A short course sounds great. Would you post it somewhere like here or maybe pass on a few tips?

          For instance, I took this a few days ago and got another of those "Close, but no cigar" outcomes that seem to be the usual result when I try macro. Please excuse my posting a picture on your thread, but any tips on how to improve would be most welcome. One problem i had was that puffs of breeze kept moving the web and I had to focus manually to keep it in the right plain. But even when I got the hang of that, it seemed like I still couldn't get much depth of field, despite the tiny spider being the size of my little fingernail or smaller. (Canon EF 100mm 1:2.8 USM lens. Allegedly Macro, but maybe that's not the best tool for that particular job?



          Name:  ChristmasSpider.jpg
Views: 1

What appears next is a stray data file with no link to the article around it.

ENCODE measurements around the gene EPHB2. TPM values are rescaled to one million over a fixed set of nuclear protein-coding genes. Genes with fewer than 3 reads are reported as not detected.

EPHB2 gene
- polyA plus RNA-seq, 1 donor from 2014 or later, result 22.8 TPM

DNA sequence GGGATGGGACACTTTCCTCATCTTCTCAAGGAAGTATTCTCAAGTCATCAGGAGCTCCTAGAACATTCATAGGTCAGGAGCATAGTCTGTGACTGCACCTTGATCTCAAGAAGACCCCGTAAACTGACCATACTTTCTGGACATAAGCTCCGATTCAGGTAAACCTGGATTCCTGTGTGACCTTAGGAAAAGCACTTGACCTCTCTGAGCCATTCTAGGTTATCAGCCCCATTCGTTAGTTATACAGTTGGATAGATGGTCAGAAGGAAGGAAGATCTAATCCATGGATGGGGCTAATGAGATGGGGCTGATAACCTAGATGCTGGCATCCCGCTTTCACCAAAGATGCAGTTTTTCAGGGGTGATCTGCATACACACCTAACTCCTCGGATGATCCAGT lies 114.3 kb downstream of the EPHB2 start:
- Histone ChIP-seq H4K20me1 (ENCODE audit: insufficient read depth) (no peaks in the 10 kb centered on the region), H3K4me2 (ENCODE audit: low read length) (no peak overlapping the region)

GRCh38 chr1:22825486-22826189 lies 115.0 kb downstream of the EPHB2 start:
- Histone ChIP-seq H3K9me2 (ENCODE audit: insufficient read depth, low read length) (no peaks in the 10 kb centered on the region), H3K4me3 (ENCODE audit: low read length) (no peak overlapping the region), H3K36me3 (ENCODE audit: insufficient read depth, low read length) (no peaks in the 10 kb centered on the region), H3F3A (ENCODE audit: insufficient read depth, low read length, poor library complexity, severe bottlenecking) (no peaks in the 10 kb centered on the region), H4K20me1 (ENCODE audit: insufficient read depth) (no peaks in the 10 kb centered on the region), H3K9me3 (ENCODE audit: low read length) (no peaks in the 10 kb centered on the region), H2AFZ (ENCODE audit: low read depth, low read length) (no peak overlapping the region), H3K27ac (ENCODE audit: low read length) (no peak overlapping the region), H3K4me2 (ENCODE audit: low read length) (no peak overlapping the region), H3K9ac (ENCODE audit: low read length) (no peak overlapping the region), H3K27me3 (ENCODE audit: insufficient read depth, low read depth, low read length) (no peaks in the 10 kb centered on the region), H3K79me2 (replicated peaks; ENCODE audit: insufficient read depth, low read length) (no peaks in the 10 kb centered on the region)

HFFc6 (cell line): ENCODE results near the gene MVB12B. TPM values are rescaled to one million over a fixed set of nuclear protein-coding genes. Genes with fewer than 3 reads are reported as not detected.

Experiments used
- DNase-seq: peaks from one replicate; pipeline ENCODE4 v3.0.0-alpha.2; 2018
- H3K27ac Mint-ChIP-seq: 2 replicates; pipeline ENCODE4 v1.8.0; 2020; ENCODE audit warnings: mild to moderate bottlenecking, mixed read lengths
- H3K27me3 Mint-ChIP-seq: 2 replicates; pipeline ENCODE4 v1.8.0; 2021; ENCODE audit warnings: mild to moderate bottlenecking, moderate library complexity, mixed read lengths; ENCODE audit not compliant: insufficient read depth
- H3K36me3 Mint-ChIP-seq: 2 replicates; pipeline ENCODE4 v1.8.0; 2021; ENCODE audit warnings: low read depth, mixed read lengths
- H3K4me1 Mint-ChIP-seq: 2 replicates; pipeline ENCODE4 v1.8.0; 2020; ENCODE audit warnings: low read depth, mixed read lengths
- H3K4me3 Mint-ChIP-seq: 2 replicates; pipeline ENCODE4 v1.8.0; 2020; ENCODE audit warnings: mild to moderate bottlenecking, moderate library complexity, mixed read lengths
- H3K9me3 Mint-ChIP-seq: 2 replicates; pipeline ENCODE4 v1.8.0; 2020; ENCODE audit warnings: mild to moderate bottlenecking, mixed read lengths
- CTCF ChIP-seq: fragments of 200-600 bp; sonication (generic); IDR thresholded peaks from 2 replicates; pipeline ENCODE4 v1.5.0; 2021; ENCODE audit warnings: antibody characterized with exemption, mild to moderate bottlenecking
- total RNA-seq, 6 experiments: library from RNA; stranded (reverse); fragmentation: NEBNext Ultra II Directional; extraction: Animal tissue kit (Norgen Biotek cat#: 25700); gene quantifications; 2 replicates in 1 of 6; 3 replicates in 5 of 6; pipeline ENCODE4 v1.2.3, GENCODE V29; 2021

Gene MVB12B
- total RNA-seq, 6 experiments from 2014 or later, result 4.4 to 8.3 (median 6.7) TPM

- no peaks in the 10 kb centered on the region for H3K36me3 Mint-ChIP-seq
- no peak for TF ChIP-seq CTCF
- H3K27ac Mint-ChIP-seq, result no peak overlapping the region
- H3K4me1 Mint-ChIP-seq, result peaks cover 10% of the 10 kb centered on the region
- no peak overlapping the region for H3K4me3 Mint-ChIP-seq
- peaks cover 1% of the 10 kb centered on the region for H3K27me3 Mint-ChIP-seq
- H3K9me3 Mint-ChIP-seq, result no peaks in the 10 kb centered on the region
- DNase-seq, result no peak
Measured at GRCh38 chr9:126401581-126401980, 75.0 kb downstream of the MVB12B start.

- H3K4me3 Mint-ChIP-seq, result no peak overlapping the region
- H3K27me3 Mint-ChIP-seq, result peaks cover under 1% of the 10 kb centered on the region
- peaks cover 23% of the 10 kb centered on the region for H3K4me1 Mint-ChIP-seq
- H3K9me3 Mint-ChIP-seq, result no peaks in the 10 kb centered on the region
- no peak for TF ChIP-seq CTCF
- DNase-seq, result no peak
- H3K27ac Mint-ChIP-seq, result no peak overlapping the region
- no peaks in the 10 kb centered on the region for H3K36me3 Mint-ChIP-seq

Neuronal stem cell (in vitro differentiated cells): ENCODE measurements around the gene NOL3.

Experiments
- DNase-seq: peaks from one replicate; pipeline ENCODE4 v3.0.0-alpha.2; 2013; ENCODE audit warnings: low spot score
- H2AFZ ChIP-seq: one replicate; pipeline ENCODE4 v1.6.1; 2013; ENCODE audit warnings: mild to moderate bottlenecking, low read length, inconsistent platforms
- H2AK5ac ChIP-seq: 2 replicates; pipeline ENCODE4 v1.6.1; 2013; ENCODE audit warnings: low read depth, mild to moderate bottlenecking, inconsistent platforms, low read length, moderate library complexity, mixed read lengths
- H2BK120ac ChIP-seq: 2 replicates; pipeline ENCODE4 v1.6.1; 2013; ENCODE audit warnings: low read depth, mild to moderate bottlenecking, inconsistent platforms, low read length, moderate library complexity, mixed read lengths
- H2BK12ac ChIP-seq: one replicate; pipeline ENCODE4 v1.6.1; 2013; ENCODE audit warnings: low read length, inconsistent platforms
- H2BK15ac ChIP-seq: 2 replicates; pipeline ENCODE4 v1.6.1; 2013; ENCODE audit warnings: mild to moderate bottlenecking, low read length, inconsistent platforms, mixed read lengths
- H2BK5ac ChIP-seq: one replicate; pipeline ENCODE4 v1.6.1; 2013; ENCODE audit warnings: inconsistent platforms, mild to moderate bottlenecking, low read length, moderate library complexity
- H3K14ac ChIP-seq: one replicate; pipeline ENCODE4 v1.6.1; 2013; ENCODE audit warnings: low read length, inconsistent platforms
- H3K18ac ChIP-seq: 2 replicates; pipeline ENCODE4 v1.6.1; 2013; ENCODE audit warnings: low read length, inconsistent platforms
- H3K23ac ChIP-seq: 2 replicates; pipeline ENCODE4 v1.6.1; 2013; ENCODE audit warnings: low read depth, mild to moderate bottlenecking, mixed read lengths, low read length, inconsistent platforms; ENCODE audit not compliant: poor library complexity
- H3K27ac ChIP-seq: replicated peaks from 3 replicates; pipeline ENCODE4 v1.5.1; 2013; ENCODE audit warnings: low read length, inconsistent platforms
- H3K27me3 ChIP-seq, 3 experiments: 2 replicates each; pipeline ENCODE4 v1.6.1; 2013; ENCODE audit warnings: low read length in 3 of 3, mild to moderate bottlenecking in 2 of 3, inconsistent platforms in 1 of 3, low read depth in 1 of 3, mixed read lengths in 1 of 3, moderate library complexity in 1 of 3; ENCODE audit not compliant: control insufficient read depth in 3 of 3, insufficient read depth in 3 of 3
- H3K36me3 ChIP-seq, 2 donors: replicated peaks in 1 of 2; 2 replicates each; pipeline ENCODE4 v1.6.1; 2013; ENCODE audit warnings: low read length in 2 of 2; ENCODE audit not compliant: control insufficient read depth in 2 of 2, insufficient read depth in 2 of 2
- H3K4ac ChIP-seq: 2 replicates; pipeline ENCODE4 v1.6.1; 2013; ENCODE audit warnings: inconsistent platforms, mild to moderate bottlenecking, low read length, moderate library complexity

Size:  85.9 KB


          • #6
            Light = The secret to Macro !
            Yes , light is the secret .

            What I do is a AIM for the smallest aperture , highest shutter speed and lowest ISO I can get .
            Also I don't crop for Macro / or do so very seldom .

            The lens you have is a good lens .
            If you dont shoot with flash , then you need to back off from 1:1 to maybe 1:2 or 1:3
            This will get you further away from the subject and increase Depth of Field ( or Focus if you will )
            Its no good doing / photographing in a way that does not give you the results you want ..
            I call this doing it the wrong way . A lot of people do it the wrong way over and over till their macro lens ends up on Ebay .

            So if you are not getting the results you want , you need to eliminate the method that does not work and move on . ( Try something different )
            My macro learning curve was all about eliminating what did not work , so I was left with what does work ..

            I have written a few guides , posted on this forum some where .
            If I were you , I would get a test subject . And start practicing and changing the way you Macro till you find a method the yields the results you want .
            A lot of people don't have a test subject , then don't sit down in a controlled environment and experiment .